[edit] External links

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Personal air vehicle

From Wikipedia, the free encyclopedia
Jump to: navigation, search
A personal air vehicle or PAV, also personal aerial vehicle, is a class of light general aviation aircraft which meets design and performance goals intended to make flying as commonplace as driving. NASA, in 2005, refined the definition of a PAV in the fifth Centennial Challenge initiative, which it funds in conjunction with the CAFE Foundation.



[edit] Basic premise

The fundamental premise of this technology is to make a reduction in the skills required to operate an aircraft. The goal being a “highway in the sky” scenario where an individual is able to fly from point to point with the ease of driving an automobile.

[edit] A new mode of transportation

Currently the doorstep-to-doorstep average speed for cars is 35 mph. In the greater Los Angeles area, this speed is predicted to degrade to 22 mph by year 2020. The U.S. Department of Transportation (DOT) states that 6.7 billion gallons of gasoline are wasted in traffic jams each year.
A future system of travel by PAVs avoids air traffic jams and can help to relieve those on highways[citation needed].

[edit] PAV definition outline according to NASA

  • Seats 2 to 6 passengers.
  • 150–200 mph (240–320 km/h) cruising speed.
  • Quiet.
  • Safe.
  • Comfortable.
  • Reliable.
  • Able to be flown by anyone with a driver’s license.
  • As affordable as travel by car or airliner.
  • Near all-weather capability enabled by synthetic vision systems.
  • Highly fuel efficient (able to use alternative fuels).
  • 800 miles (1,300 km) range.
  • Provide "door-to-door" travel capabilities, via vehicle roadability, or small residential airfields or vertiports with only a short walk from the aircraft to the final destination.

[edit] Barriers to PAV vision

A pure Synthetic Vision System infrastructure does not exist for general aviation aircraft. Current implementations of "Glass Cockpits" are now being adopted by general aircraft manufactures such as Cirrus Aircraft, Piper, Cessna, and Beechcraft.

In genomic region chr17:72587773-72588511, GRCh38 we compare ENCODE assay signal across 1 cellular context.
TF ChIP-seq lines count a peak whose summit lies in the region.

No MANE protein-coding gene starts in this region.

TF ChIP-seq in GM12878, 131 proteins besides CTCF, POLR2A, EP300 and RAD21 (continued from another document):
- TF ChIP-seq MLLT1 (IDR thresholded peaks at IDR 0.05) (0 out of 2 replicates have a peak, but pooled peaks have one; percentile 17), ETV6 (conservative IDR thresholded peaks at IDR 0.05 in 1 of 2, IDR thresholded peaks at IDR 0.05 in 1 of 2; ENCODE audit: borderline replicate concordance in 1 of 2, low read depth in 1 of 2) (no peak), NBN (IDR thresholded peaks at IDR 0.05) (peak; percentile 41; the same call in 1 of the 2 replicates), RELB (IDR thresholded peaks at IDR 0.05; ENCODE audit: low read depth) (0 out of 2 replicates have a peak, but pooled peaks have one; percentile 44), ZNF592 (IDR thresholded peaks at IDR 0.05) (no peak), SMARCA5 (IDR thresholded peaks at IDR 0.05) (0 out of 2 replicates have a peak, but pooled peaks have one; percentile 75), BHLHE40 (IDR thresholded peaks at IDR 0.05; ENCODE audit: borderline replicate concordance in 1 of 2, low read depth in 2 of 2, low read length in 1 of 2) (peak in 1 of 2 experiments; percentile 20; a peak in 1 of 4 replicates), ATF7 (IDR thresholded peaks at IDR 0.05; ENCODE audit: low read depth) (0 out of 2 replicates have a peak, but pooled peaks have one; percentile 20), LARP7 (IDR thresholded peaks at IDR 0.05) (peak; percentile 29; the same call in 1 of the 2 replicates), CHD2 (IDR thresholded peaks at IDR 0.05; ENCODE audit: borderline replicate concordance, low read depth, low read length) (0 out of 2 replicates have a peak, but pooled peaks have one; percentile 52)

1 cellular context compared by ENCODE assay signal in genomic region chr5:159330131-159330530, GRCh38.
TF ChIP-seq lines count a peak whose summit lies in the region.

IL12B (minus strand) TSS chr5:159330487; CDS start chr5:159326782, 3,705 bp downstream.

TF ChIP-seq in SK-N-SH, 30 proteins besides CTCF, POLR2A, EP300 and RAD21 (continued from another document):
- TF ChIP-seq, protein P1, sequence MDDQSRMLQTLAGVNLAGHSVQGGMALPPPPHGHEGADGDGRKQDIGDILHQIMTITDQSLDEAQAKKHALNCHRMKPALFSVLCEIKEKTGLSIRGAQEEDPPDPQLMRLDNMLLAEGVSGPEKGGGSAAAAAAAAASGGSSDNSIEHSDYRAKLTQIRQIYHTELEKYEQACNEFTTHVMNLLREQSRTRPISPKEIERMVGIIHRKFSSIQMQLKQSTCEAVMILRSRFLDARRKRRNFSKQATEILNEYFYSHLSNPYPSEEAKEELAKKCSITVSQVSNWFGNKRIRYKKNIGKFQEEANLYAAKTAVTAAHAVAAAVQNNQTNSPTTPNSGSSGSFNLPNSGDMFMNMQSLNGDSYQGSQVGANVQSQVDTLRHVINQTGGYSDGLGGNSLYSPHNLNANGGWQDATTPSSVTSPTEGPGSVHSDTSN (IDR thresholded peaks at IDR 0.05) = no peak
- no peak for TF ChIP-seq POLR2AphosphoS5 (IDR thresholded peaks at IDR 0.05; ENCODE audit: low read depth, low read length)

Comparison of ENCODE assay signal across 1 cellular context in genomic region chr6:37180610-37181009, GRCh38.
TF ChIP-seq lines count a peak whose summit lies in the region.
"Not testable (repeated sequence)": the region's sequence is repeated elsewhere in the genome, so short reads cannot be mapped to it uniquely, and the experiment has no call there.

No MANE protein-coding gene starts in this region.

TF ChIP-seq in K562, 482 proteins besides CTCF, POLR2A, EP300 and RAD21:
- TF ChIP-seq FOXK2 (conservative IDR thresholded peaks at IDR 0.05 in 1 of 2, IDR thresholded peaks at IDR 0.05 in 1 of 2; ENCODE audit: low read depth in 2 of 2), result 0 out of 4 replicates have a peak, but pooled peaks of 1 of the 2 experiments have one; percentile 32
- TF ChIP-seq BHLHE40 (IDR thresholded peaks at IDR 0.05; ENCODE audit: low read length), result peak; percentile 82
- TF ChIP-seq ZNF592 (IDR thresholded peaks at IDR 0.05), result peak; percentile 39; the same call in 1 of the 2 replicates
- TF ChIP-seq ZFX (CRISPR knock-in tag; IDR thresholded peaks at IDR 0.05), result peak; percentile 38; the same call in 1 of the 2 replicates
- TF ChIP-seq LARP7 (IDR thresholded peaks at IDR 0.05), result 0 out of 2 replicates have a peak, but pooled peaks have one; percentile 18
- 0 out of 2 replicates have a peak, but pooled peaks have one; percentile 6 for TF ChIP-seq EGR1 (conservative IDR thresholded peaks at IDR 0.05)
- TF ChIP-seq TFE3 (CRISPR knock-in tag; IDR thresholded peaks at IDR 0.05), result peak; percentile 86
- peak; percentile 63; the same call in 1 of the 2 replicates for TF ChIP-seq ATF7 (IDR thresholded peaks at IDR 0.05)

The Federal Aviation Administration (FAA) infrastructure is not currently capable of handling the increase in aircraft traffic that would be generated by PAVs. The FAA is planning the Next Generation Air Transportation System targeted for 2025 to expand and completely transform the current aged system. See FAA NGATS Modeling by NASA and others have shown that PAV's using new smaller community airports would reduce traffic into larger airports serving the commercial fleet.
Of the two methods proposed for providing “door-to-door” capabilities, only the roadable option can be achieved utilizing existing airport facilities and ordinary roads. Currently, the only vehicles able to legally take off and land from a residential street are life-flight helicopters via special permission granted by the FAA on a case-by-case basis. In order to meet the goals set by NASA, thousands of small residential airports would be required.
Community noise generated by aircraft is a factor for residential PAVs. Without lower noise levels enabling residential landing capabilities, any PAV must still take off and land at an FAA controlled airport or private airfield, where the higher sound levels of operating aircraft have been approved.